Janet R Stafford

THE REAL THING

 

I love working with a character like Maggie. She tries her best to treat others with love and respect. She is gentle, attentive, and kind. And she often does the unthinkable – she makes sacrifices in the name of those qualities. She is real. And she has the real thing.
 
Let me emphasize this, though: Maggie is not perfect. Her daughter Frankie sometimes tries her patience. Her husband Eli’s behavior can frustrate her. The foibles of other folks sometimes confound her. Nonetheless she presses on toward the goals of love and respect for all she meets.
 
Maggie is notorious for opening her home to others – so much so that when Maggie confronts Eli about sending people from the hospital to their house without consulting her, Eli replies, “Unavoidable. The hospital kicked them out. But I knew you’d take them in.” To which Maggie tartly replies, “Yes, well, it’s a good thing we have the guest rooms and the resources. Otherwise, we’d be sleeping in the same bed and sharing a potato among us.” [1]
 
However, Eli knows that Maggie has a propensity for taking in those in need, and so do we. In the prequel short story, “The Dundee Cake,” Maggie learns that Nate and Emily Johnson have been the victims of a hate crime: someone has torched their home and Nate’s carpentry business. The couple is living in the surviving part of the building – which is smoky, makeshift, and cold. Logic dictates that Maggie might give them food, supplies, or money such as she is able. But she goes one step further, she invites the couple to live in her boarding house – despite the ramifications that might have, since the Johnsons are African American. And then she pleads with her boarders to give the rent money to help the Johnsons get new clothes and Nate new tools. The money would have gone to purchase the necessary items for the traditional Christmas dinner, but she forgoes tradition to help a family burned out of their home.
 
Years later, after Maggie’s family has moved from Blaineton to Gettysburg, the town is invaded by Confederate soldiers. It is clear that Maggie fears this enemy (and Frankie is building up a head of hate against them). But when Frankie returns to her home, she is aghast to find a group of Rebel infantrymen sitting on their porch and receiving a hot meal and cold water from Maggie, Emily, and Maggie’s oldest daughter Lydia. When Frankie confronts her mother, Maggie replies, “Those poor men are starving, Frankie. What if that was Patrick in Virginia? Wouldn’t you want a Southern woman feeding him and giving him water?”[2] (Reports are that many of the women of Gettysburg felt the same way and responded in a similar fashion.)
 
When Maggie takes people in they become part of her family. Chester Carson (a failed writer), James O’Reilly (an old, indigent immigrant from Ireland), Patrick McCoy (a young undertaker’s apprentice), and Edgar Lape (a struggling young lawyer) are the earliest examples of this. They pay her what they can afford and she treats them like beloved relatives. In fact, O’Reilly is given the title “Grandpa,” and Patrick and Edgar become sweet on her daughters.[3] As for Carson, well, it is clear in later books that he loves Maggie like a sister. Even Eli, who arrives in town and asks Maggie if she would rent her outbuilding to him so he can start a print shop and newspaper, gets a warm welcome. She lets him use the building even though he can’t (and doesn’t) pay the rent for months. Over time Eli falls in love with this good-hearted woman.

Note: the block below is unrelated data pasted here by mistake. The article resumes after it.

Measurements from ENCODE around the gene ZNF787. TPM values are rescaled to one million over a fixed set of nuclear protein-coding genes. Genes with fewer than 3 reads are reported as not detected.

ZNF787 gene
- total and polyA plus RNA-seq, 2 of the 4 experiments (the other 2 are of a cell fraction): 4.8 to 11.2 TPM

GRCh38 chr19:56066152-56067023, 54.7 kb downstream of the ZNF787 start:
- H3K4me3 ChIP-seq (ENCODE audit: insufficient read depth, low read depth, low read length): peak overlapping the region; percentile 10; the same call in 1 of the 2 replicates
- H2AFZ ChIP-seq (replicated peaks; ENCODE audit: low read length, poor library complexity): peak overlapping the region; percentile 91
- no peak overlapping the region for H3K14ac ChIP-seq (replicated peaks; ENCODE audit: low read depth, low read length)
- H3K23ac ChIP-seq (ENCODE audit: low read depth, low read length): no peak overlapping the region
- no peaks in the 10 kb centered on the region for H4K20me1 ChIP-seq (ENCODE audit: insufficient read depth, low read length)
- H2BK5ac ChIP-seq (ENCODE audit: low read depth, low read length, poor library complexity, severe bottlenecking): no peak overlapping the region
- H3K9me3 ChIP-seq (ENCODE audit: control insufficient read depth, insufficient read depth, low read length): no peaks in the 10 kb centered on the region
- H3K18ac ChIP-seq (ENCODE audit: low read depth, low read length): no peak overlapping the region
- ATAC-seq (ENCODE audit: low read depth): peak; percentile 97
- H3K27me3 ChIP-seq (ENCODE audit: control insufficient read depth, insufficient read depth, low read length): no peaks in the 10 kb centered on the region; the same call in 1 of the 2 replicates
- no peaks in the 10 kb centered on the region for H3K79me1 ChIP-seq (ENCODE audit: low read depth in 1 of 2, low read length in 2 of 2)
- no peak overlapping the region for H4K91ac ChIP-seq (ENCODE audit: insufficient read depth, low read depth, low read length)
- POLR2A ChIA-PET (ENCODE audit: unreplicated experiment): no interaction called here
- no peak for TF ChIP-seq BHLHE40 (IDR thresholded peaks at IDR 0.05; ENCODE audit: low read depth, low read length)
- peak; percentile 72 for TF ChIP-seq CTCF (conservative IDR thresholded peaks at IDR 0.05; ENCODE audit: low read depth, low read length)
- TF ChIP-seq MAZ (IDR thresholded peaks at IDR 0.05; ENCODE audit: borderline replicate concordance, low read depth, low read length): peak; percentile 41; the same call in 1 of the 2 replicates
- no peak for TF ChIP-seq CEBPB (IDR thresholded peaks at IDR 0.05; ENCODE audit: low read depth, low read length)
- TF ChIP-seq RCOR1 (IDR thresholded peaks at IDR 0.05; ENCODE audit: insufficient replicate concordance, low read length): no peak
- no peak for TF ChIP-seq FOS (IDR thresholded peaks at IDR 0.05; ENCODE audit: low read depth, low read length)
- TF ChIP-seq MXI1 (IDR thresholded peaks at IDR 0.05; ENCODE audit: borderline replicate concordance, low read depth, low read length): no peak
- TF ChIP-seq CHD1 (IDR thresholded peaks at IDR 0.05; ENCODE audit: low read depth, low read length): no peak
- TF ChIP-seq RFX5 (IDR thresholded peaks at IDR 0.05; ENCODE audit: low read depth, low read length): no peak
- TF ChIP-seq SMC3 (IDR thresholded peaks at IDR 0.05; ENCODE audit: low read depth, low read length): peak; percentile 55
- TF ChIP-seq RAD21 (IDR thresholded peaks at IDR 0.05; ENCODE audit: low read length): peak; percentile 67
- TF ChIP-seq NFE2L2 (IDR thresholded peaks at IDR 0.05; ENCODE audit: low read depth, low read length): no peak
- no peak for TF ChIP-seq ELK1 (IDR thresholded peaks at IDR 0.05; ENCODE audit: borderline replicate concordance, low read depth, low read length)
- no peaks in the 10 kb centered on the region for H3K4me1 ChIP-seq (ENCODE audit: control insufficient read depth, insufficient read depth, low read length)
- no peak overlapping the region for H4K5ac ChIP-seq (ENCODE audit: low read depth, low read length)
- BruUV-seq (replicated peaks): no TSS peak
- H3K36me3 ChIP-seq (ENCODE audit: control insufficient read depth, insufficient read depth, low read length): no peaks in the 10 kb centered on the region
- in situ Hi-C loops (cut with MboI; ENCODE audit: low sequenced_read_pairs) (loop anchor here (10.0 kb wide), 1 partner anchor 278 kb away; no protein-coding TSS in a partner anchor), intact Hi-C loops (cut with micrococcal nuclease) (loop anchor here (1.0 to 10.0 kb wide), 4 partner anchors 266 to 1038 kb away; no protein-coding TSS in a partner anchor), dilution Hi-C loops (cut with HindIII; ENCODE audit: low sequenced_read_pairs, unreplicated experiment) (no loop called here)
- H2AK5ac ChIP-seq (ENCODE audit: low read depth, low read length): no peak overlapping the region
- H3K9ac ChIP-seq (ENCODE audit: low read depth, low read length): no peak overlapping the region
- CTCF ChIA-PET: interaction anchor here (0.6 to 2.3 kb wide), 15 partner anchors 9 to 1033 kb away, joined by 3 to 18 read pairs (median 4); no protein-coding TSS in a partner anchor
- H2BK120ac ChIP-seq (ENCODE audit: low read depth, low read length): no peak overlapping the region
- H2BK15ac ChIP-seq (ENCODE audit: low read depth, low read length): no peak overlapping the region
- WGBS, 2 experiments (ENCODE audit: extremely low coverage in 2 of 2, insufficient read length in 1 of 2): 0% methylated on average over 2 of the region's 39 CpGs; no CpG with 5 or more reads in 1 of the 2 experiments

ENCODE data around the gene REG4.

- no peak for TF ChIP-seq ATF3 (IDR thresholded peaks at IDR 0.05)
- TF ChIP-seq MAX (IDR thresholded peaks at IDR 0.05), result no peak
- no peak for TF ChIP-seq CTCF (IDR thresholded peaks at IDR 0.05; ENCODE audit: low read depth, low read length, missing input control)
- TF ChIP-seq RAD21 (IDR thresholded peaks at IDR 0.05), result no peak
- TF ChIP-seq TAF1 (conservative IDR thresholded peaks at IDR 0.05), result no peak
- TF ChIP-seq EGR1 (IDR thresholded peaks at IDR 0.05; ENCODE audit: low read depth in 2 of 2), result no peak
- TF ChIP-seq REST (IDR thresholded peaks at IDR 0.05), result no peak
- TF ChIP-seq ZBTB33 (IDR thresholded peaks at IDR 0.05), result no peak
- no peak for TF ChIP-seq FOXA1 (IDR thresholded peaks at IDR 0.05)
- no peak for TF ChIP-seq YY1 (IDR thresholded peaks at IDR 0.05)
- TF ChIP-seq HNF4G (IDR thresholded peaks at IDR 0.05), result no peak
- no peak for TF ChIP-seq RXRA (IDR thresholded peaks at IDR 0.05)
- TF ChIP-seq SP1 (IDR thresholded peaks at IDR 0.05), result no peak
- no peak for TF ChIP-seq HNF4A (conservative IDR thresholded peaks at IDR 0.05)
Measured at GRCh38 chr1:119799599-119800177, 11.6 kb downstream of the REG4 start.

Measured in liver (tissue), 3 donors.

I’ve tried to ascertain how many other people have experienced Maggie’s hospitality. Here are a few: escaped slave Matilda Strong and her daughter Chloe; Union and Confederate soldiers during the Battle of Gettysburg; a mysterious little peddler by the name of Ira Green (whose last name used to Glickberg, but we decided that’s way too comedic for him); Edward Caldwell, a young African American reporter; immigrant maids Birgit and Moira Brennan; and people from the local insane asylum.
 
From all indications, Eli is absorbing Maggie’s generosity and hospitality. As Carson says to him, “My dear chap, have you ever looked closely at your employees? We have an old Irishman setting type; a fellow operating the press whose Norwegian accent is thicker than a Christmas pudding; two new employees one step away from imprisonment; a reporter and telegrapher who is an accomplished young colored man; and a senior reporter who happens to be an old homosexual.”[4]
 
Today is Christmas Eve. As such, I want to add one last thing: in 2017, I hope to become more like Maggie. To me, she exemplifies the kind of person Jesus wants as a follower: one who loves extravagantly, who heals illnesses and wounds and casts out demons, who feeds, who teaches, who raises the dead in body and spirit; and one who is gentle enough to cuddle children and strong enough to confront the arrogance and abuses of the powerful and do it with love, rather than violence.
 
What I want for Christmas is for love and respect and kindness and generosity to grow until they overcome evil, greed, and hatred. I want the impossible. But, doggone it, writing a character like Maggie has taught me that “impossible” is only a perception. The reality, the real thing is love.
 
______________________________

[1] SEEING THE ELEPHANT.
[2] WALK BY FAITH.
[3] SAINT MAGGIE.
[4] SEEING THE ELEPHANT.

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